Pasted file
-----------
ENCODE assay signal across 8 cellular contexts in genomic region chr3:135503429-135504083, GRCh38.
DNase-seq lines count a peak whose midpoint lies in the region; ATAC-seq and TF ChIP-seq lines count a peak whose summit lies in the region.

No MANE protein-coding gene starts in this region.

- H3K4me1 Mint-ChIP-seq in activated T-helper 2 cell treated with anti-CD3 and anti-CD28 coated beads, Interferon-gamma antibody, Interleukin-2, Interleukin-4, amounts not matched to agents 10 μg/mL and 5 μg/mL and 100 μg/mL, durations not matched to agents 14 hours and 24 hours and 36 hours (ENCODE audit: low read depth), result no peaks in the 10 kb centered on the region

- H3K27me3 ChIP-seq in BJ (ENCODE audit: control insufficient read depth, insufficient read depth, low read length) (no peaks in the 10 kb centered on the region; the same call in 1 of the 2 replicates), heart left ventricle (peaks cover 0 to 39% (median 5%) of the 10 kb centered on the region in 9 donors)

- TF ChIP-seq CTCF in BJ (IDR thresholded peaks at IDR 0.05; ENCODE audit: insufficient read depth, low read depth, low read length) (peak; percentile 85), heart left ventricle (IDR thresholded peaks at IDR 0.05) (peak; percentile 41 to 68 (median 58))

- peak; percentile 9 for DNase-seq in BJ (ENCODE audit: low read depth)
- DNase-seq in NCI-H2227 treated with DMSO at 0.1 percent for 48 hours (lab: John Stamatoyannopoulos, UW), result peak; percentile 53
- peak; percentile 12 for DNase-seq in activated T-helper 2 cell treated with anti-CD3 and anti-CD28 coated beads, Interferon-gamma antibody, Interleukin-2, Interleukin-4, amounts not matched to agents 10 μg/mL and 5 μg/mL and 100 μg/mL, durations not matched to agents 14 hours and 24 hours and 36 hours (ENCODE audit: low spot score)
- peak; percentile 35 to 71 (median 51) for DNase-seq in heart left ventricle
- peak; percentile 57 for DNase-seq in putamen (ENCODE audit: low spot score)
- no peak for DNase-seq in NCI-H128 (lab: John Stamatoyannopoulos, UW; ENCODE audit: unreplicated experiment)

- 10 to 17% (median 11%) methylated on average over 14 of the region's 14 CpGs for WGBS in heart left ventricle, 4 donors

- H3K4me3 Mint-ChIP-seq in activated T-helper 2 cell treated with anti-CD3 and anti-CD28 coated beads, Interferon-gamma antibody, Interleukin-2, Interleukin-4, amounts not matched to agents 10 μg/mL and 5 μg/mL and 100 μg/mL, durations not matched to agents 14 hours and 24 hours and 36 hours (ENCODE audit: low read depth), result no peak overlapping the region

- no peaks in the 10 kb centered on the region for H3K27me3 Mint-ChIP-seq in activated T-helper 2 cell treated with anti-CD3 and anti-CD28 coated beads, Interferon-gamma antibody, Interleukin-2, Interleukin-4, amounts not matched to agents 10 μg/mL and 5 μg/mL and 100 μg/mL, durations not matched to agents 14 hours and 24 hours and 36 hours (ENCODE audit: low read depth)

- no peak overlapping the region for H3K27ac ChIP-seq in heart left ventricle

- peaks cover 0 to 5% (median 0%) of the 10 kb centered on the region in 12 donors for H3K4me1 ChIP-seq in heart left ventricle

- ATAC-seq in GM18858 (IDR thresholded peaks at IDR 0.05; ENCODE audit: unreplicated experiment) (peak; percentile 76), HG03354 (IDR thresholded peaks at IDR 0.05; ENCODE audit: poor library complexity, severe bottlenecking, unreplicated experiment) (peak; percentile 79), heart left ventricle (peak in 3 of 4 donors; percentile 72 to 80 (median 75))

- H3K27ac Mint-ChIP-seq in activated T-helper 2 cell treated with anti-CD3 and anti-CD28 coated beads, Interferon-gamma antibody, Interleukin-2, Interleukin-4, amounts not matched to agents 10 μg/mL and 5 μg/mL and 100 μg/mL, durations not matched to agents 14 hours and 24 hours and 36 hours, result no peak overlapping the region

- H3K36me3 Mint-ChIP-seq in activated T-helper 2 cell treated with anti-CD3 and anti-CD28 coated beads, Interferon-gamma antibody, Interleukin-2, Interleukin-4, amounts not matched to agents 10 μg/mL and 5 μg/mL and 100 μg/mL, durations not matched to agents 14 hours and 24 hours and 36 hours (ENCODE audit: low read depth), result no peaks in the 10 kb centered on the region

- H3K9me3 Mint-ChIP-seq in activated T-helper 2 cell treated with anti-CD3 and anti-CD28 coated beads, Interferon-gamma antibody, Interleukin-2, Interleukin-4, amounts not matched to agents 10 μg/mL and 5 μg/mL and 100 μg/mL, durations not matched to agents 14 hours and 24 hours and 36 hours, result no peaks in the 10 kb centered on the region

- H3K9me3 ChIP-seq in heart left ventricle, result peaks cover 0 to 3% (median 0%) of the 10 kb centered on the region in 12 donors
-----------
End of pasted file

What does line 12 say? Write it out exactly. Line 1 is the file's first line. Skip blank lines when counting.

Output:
- no peak for DNase-seq in NCI-H128 (lab: John Stamatoyannopoulos, UW; ENCODE audit: unreplicated experiment)